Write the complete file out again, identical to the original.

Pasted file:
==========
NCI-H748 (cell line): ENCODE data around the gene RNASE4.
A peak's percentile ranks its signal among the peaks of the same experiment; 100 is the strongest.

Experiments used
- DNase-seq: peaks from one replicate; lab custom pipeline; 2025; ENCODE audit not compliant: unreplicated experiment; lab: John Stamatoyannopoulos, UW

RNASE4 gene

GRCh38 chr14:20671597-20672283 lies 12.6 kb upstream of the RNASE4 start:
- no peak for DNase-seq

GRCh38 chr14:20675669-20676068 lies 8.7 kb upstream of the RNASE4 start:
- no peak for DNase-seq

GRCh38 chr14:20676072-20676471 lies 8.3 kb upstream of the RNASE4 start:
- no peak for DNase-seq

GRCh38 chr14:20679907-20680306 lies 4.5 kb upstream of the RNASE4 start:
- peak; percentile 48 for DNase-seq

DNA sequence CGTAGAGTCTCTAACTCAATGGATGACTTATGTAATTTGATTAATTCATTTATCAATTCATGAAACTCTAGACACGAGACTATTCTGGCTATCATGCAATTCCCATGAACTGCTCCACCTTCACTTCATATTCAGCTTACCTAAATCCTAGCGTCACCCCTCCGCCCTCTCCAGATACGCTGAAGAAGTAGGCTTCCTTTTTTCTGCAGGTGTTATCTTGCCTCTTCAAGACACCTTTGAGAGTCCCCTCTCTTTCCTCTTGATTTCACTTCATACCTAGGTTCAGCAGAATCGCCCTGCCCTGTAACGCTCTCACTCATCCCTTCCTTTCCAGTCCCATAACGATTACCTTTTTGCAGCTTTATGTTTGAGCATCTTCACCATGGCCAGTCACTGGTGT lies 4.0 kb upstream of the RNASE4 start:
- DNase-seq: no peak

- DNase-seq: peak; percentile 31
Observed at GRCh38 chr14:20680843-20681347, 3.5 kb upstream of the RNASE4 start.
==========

NCI-H748 (cell line): ENCODE data around the gene RNASE4.
A peak's percentile ranks its signal among the peaks of the same experiment; 100 is the strongest.

Experiments used
- DNase-seq: peaks from one replicate; lab custom pipeline; 2025; ENCODE audit not compliant: unreplicated experiment; lab: John Stamatoyannopoulos, UW

RNASE4 gene

GRCh38 chr14:20671597-20672283 lies 12.6 kb upstream of the RNASE4 start:
- no peak for DNase-seq

GRCh38 chr14:20675669-20676068 lies 8.7 kb upstream of the RNASE4 start:
- no peak for DNase-seq

GRCh38 chr14:20676072-20676471 lies 8.3 kb upstream of the RNASE4 start:
- no peak for DNase-seq

GRCh38 chr14:20679907-20680306 lies 4.5 kb upstream of the RNASE4 start:
- peak; percentile 48 for DNase-seq

DNA sequence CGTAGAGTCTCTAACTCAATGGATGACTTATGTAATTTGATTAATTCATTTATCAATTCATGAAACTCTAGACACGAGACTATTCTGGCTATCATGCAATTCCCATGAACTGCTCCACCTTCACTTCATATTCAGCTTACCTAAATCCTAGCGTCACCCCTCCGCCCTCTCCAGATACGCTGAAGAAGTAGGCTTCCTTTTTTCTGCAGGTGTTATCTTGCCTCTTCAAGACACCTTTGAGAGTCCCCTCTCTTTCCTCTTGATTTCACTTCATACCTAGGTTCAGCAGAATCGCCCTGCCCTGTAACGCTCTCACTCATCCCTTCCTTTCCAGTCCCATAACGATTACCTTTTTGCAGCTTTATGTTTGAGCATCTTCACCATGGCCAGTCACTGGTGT lies 4.0 kb upstream of the RNASE4 start:
- DNase-seq: no peak

- DNase-seq: peak; percentile 31
Observed at GRCh38 chr14:20680843-20681347, 3.5 kb upstream of the RNASE4 start.